Police say a man is in hospital following the massive fire that completely destroyed a lobster pound being used by Mi’kmaq fishermen in Middle West Pubnico, N.S.
According to Yarmouth County RCMP, fire departments responded to a building fire at a fish plant around midnight.
“The fish plant incurred significant damage, it was not occupied at the time and no employees were injured,” the RCMP said in a press release.
However, police said a man is in hospital with life-threatening injuries believed related to the fire, but did not say who the man was and how he got injured.
An RCMP officer told Global News the man is considered a person of interest in the case.
Police said the lobster pound is the same one that was swarmed, vandalized and ransacked by a large crowd of non-Indigenous commercial fishers and their supporters Tuesday night.
Tuesday’s incident was the latest in continuing tensions between Indigenous and non-Indigenous fishers in Nova Scotia, with the 1999 Marshall decision standing at the centre of the lobster fishing dispute.
The Supreme Court of Canada affirmed a treaty right to hunt, fish and gather in pursuit of a moderate living, something that comes out of the Peace and Friendship treaties of 1760 and 1760.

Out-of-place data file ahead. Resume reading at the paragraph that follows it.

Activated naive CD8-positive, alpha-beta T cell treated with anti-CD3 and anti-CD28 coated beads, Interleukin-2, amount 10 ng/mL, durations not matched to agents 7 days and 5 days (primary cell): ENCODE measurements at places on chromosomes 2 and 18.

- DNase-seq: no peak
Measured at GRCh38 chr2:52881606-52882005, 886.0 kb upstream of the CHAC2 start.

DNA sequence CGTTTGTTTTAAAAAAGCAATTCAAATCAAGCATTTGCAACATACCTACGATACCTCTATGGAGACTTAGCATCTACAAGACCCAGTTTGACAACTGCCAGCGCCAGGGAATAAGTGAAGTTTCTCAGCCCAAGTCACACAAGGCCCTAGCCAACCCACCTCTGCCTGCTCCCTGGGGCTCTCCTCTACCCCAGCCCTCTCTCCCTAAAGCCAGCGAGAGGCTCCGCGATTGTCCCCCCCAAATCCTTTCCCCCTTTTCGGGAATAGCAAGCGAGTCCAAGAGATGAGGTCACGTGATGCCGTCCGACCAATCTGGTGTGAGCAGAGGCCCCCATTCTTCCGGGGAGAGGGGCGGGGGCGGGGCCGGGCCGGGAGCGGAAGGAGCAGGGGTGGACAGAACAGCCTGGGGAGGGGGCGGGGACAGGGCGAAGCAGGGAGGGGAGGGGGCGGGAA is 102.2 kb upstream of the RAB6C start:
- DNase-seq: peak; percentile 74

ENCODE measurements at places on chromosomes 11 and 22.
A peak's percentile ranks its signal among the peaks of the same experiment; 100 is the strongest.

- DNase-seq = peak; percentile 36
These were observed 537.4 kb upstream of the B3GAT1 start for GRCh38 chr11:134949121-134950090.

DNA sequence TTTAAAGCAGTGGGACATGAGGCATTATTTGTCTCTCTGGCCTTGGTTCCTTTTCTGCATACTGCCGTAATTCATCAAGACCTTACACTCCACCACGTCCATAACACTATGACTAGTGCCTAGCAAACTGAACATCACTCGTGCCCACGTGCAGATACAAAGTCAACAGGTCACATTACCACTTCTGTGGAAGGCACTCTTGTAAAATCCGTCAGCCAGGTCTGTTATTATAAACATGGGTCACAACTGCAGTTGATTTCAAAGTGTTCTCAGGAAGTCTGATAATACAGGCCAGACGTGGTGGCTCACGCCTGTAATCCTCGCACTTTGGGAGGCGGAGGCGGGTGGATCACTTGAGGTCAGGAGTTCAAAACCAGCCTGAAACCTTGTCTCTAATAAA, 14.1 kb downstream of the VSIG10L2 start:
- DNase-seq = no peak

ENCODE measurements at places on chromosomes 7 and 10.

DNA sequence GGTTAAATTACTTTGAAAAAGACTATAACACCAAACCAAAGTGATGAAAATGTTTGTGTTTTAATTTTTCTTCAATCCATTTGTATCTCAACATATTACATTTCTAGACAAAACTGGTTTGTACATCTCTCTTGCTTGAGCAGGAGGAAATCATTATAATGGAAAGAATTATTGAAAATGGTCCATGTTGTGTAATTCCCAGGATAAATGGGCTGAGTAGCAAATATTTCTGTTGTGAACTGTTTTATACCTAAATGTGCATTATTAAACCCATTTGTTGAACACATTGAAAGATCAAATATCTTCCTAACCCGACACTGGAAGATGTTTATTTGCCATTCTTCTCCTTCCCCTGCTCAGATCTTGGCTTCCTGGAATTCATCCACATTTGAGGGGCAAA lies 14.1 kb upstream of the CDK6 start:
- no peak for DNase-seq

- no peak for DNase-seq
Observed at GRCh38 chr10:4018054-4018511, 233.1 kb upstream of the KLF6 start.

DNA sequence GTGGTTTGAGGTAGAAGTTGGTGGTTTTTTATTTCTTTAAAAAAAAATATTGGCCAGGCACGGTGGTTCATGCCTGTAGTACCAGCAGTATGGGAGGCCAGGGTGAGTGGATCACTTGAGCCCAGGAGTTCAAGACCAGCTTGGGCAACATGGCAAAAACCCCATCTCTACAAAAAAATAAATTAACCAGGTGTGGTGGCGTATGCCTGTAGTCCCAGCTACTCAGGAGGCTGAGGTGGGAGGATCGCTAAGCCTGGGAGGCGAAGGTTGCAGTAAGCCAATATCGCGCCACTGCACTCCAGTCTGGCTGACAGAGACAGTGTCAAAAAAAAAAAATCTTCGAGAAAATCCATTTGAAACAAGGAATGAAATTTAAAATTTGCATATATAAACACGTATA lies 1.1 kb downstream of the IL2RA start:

However, 21 years after the decision was made, and hundreds of years after the Peace and Friendship treaties were established, Mi’kmaq fishers say they are continuing to face roadblocks and barriers in exercising their right to fish in pursuit of a moderate living.
Debris and sparks from the fire flew over people’s houses, says Pierrette d’Entremont, a resident of the area who could see the fire from her home.
“As soon as I saw how big the fire was. I was scared. I have two kids and … I mean, our house is quite far back from the road, but our neighbour in front and the neighbour right next to it are close to the fire,” she says.
“I’m worried about even more violence where there should be a complete stop, in my opinion. The situation’s just too volatile and there are just too many balls in the air,” said d’Entremont.
The RCMP said the investigation has determined the fire to be suspicious and the investigation is ongoing.
Sipekne’katik First Nation Chief Mike Sack released a statement Saturday saying that the fire “illustrates the need for greater police presence in the region… I do believe with the proper police presence, however, this could have been avoided.”
“I am once again calling on Prime Minister Trudeau and the RCMP to dedicate the necessary resources to this region to protect everyone. I am extremely concerned that someone is going to hurt or worse,” Sack added.
In an interview with the Canadian Press, Sack said the military needs to be called in to keep the peace.
The fire was started the same night a man was charged with assaulting Sack in New Edinburgh, N.S.
“This was retaliation,” Sack said. “We’re being targeted now. These are hate crimes.”
According to Sack, the lobster facility is owned by “a friend and ally of Sipeknek’katik, where one of our community members was barricaded and his catch destroyed last week.”